On Sales > Web Stats and Linux Popularity

There is often a large amount of focus when tracking market share to use web statistics. This seems to stem partially from the fact that not every OS on a users computer is installed pre-sale, and the fact that Linux is typically not sold in the traditional way. The most dominant business model is often support, but a lot of users don't always require the kind of support that the likes of Red Hat make their bread and butter on.

This in turn makes it harder to track precisely how many users that an operating system like Linux has, but thanks to the web and the browsers that gladly indicate to sites what version they are and the operating system they're running on has allowed for at least some evidence as to just how many people are running their PC's with penguin power. However, these figures can be skewed by:

  • Which sites are monitored and during which periods
  • The fact that not all devices that may use Linux are used to browse the web, or are used less commonly (smartphones for example)
  • Devices behind routers, especially as the amount of internet capable devices increases

It may also hide other important trends due to the fact that these statistics tell us little about the particular device that is being used unless the device requires a more significantly modified operating system that may be indicated in what it reports back to the sites the browser visits.

However, there are things I think we can safely assume about Linux uptake. People will be highly unlikely to simply switch when Windows or Mac is already working well for them due to the barriers involved (Installing an operating system, learning new software, moving across files and checking compatibility). This in turn requires opportunity and reason for someone to want to make the change.

An opportunity is best presented when someone feels the need to buy a new PC, with which comes the possibility to sell a computer pre-shipped with Linux where the user already has to overcome certain barriers anyway regarding typically laborious tasks like software re-installation, and may become a situation where Linux shines like package management systems which make the system easier to setup to how you want it to be. Other things regarding the likes file hardware compatibility are more easily taken care of by the hardware manufacturer too, like Dell who pre-installs common codecs and the ability for the hardware manufacturer to choose components that work well with Linux, alongside what may be an ability to strong arm partners into producing a driver necessary to use a piece of hardware, or at least make the process easier.

Another immense (and likely bigger) opportunity is new device categories. Entirely new, never before seen categories of devices present a new and intentional break from the past where developers and vendors won't necessarily encounter the same legacy issues in already established markets like desktops and laptops, creating a great opportunity for Linux to get a foot hold. Due to the new device category, there's less need to pander to already existing software that a user may need or want to use other than compatibility due to a likely required difference in UI and perhaps other user facing ways that software is developed and of course the use case of the hardware itself. This doesn't mean a vendor shaping Linux and appropriate software can do just what they want, just simply that they're not tied to the same familiarity and established high software demands that they would trying to compete in already existing markets, especially when they're happy enough to have the device that fits a need not met before.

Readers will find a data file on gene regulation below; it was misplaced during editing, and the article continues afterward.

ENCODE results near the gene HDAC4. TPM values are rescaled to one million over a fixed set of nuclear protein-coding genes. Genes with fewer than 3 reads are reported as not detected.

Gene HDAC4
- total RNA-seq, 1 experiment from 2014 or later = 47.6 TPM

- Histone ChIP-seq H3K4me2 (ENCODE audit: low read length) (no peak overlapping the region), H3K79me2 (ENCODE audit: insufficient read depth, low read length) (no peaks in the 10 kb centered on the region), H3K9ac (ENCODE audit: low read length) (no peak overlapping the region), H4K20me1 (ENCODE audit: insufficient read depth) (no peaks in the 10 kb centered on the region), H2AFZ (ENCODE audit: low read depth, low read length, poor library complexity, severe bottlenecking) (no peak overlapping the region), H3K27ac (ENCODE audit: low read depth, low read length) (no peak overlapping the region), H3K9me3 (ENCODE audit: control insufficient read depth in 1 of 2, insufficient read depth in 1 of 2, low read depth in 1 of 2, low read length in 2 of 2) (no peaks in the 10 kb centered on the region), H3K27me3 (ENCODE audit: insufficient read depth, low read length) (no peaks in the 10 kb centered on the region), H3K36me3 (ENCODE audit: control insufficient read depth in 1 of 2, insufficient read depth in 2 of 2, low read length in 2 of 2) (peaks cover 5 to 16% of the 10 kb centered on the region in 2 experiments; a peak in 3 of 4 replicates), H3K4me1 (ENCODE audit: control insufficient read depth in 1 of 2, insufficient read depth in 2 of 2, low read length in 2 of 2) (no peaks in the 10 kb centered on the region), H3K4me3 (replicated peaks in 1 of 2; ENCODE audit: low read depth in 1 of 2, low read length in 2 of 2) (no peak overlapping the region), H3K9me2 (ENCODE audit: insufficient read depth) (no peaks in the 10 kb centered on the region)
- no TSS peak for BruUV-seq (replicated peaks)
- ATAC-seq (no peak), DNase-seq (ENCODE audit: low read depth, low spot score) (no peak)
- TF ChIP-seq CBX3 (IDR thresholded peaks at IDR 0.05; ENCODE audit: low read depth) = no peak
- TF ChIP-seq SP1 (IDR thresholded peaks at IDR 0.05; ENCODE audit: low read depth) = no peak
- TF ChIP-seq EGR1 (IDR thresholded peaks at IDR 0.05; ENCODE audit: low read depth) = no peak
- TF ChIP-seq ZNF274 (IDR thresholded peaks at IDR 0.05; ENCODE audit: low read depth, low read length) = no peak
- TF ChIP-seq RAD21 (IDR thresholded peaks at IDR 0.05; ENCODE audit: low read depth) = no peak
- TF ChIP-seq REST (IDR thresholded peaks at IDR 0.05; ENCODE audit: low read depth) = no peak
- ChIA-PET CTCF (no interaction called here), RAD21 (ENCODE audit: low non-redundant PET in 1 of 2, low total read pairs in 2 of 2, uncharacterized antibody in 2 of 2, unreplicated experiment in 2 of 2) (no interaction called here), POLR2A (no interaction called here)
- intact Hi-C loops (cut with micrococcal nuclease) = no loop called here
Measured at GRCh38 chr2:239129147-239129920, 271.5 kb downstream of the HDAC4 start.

The fact is, web stats are not a great measure of the specifics of trends like particular devices, and is really only best when you have no other alternative measurement that can give you those specifics like sales can. The only way sales can increase is if Linux software vendors properly capitalise on opportunities that may allow them to get to the larger consumer market, rather than myopically focusing on large businesses. After all of this babbling, it seems to me the biggest barrier to Linux adoption isn't a lack of ability for Linux to adapt or be easy to use, nor network effects as these can be gotten around. The biggest barrier is in fact the vendors themselves, who regularly are purely software companies that focus on support, which often causes them to focus on the more lucrative business market to the detriment of ordinary consumers. For any Linux vendor to be properly motivated to pursue people outside of the 9 to 5 schedule, they need to be in the business of selling to them, and that seems to be only possible if you're an integrated hardware and software company.

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